Book name: Fire in the Punchbowl
Author: Monica Edwards
Publisher: William Collins
Genre: Pony book
Publication Date: 1965
Star Rating: 5/5
Monica Edwards’ ‘Punchbowl’ series of children’s fiction embodies the old adage ‘Write about What you Know’.
The books are set on a farm in the Devil’s Punchbowl, a natural crater filled with trees in Surrey, southern England.
Ostensibly pony books, since the Thornton children are mad about riding, the stories value an active childhood at one with the natural world, striking a balance with cultivating the land to support us all.
Originally published in 1965, Fire in the Punchbowl went through various editions, including the Armada one in my collection, before being reissued by Girls Gone By in 2010.
The four Thornton siblings couldn’t be more different. By the time Fire in the Punchbowl comes round, we’ve already seen them move to the farm, settle down and have plenty of adventures, both there and further afield. This is the penultimate book in the series.
Lindsey’s aim for the summer is to befriend a pine marten living near her home and teach her good friend Roger to ride.
Her older brother Dion can only think of the farm he has lovingly restored to a working condition and his growing admiration for Rissa, who proves her mettle as a future farmer’s wife during the narrative.
Andrea is preoccupied with deciding what to do now that she has left school. Peter, the youngest at ten years old, is in search of a purpose while in danger of being forgotten by his older siblings and their friends.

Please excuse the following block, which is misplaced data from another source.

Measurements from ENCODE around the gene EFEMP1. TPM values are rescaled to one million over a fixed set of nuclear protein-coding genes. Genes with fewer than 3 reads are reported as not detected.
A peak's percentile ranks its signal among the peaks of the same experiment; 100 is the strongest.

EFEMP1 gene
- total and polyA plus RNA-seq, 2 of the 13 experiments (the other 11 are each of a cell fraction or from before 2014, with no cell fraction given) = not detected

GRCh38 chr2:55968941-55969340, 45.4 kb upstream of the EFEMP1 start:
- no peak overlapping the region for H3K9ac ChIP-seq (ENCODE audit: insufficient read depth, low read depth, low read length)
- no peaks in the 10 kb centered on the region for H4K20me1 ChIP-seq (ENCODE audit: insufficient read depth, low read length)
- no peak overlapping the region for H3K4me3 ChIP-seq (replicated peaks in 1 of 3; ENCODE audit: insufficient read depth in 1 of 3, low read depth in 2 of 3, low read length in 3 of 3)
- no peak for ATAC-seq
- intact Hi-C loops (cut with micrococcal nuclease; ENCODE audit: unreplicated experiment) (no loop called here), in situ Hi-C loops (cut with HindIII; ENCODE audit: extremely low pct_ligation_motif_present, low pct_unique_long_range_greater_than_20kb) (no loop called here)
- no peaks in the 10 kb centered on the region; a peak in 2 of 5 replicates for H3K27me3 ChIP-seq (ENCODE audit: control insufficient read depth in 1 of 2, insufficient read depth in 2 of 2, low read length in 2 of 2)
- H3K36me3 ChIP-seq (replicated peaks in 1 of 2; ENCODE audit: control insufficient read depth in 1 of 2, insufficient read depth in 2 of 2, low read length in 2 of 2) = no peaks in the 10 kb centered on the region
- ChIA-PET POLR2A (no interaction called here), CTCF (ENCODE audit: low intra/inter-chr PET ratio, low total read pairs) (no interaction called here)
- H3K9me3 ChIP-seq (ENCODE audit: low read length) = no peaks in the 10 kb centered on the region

Yet he will play a central role in the fight to save innocent creatures from the flames.
The long, hot summer makes kindling of the Punchbowl; eventually it is all too much and fire breaks out. From that moment, all hands are needed to stifle the flames and save the livestock and farmhouse.
Fire in the Punchbowl is one of the least pony-orientated books in the series, with the action to save the cows, the ponies and the farmhouse the focus of much of the narrative.
Lindsey is very sensitive. She comes closest to being the point-of-view character and is the one most sympathetic to the author’s standpoint. She was also my favourite. Dion is well on the way to being level-headed and practical enough to make a decent farmer. I liked and respected him very much.
The two siblings encapsulate the complexity of our interaction with nature. He is determined not to make Punchbowl Farm a factory farm, but recognises that modern technology is essential to making a living.
She is learning to accept that we can have a good influence on the world around us. Her own well-meaning acts to save the pine marten illustrate how our interventions can be misplaced.
Although I personally prefer the books in the series that focus more on riding, I always enjoy Fire in the Punchbowl for its reflective quality and its exciting plot with plenty of action.
Thank you for reading my review of Fire in the Punchbowl by Monica Edwards.
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